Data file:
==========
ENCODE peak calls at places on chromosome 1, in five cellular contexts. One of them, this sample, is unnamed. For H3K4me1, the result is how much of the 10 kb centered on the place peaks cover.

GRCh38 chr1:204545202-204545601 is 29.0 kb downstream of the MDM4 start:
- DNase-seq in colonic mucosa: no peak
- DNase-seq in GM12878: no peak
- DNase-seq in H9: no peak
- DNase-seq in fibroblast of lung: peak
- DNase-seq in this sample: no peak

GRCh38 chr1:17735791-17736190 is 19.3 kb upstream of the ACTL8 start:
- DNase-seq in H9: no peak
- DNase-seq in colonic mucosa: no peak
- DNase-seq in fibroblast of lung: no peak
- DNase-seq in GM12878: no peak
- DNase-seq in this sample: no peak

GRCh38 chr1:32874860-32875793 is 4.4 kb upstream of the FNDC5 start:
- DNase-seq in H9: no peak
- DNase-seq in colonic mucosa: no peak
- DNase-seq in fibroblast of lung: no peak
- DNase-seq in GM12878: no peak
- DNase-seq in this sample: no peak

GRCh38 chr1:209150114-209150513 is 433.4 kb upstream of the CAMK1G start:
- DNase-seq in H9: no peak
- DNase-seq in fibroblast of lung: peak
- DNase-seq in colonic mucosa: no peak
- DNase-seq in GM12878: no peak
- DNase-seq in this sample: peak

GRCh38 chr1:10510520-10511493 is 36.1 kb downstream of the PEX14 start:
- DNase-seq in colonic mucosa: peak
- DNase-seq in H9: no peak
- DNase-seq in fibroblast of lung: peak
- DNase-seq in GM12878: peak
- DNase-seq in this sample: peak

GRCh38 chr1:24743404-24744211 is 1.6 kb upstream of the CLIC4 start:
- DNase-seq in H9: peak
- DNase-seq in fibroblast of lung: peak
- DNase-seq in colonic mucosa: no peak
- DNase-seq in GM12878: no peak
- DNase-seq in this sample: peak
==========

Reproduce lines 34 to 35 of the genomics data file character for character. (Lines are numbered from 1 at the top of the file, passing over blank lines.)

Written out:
- DNase-seq in fibroblast of lung: peak
- DNase-seq in colonic mucosa: no peak